We considers one of our most important missions to be the training of tomorrow's scientists. Only highly educated and well supported junior scientists will be able to persevere beyond the university and ensure quality research and teaching within the university over the long term. International graduate schools coordinated with the Max Planck Society, our involvement in the Research Training Groups (Graduiertenkollegs) sponsored by the German Research Foundation and the Elite Network of Bavaria, the EU's Marie Curie programs and Emmy Noether junior scientist groups are outstanding examples of our pursuit of these aims.
The Faculty of Physics recognized long ago that it would be impossible to reach its goals without strong partners. For this reason, when filling teaching positions, we place a lot of value in only hiring people with international contacts. For years the faculty has relied on major partners and will continue to develop its joint work with other institutions and organizations. We enjoy particularly close relationships with the Max Planck Society and the Bavarian Academy of Science as well as a number of businesses from the private sector. It is only with additional resources that we are able to offer students in Munich the full array of physics in all its scientific facets.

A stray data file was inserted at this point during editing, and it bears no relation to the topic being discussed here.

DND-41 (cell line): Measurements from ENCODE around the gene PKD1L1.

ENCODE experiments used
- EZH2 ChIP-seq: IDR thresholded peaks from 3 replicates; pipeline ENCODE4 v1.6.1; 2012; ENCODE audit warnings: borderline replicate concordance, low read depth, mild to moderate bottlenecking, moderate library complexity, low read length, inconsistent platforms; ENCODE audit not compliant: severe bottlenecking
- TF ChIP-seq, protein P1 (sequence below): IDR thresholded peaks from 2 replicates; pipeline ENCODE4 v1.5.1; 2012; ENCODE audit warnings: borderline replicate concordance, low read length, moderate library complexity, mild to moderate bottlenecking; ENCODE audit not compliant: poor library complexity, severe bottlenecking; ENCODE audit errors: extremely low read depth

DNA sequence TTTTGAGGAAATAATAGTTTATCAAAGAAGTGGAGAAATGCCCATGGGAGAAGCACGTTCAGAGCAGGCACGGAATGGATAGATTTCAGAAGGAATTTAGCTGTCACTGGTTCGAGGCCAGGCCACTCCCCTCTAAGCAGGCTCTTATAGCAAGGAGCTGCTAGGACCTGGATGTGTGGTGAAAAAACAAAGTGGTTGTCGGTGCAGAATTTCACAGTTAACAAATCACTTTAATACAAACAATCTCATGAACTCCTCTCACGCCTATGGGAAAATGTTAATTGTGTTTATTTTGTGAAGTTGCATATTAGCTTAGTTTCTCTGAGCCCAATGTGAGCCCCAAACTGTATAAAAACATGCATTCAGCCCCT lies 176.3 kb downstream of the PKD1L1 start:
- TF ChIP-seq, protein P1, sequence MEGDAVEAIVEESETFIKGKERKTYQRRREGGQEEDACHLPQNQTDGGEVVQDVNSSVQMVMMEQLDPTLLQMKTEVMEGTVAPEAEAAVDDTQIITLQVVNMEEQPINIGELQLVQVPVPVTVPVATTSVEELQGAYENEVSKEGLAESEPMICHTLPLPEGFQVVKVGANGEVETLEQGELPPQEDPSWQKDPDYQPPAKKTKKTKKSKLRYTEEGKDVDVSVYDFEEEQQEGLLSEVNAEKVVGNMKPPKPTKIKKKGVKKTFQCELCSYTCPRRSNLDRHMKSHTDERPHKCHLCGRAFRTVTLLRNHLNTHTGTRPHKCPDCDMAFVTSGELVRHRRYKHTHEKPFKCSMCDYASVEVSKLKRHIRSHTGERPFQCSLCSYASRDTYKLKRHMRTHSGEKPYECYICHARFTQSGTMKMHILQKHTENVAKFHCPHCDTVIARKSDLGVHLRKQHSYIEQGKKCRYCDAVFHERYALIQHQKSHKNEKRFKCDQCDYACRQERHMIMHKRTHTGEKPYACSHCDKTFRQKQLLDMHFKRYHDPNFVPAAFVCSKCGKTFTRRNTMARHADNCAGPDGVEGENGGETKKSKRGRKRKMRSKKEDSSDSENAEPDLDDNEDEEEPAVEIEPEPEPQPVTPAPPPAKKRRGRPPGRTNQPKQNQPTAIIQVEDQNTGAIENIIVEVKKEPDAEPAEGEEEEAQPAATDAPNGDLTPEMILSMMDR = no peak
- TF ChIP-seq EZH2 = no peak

18. MIT School of Science The School of Science is an amazing enterprise. With approximately 300 faculty members, 1200 graduate students, 1000 undergraduate majors and similarly large numbers of postdoctoral researchers and research staff, it is large enough to carry out research at the frontiers in every field of science. Our faculty members have won 16 Nobel Prizes and our alumni have won 16 Nobel prizes; most of these have come in the past 20 years. The six departments in the School are consistently rated among the best in the world.
Some members of our community study deep philosophical questions: What is the nature of Dark Matter and Dark Energy, which make up 95% of the content of our universe? How does our brain-a complex system of interconnected neurons, give rise to our mind-our consciousness and ability to learn?
Other faculty members study problems that have obvious practical implications: How does global warming increase the intensity of hurricanes? Can we make adult stem cells capable of generating any cells in the body, so that we could replace cells damaged by disease without using embryos?
Thus, the School is a magnificent generator of new knowledge. However, among the great research universities, MIT is unique in having a School of Science that is deeply committed to education. MIT provides each of its undergraduates with an understanding of the basic elements of biology, chemistry, mathematics and physics, and our Science faculty are devoted to doing this well. Some of our most famous faculty members, even a few with Nobel Prizes, are also some of the best teachers of our freshman subjects.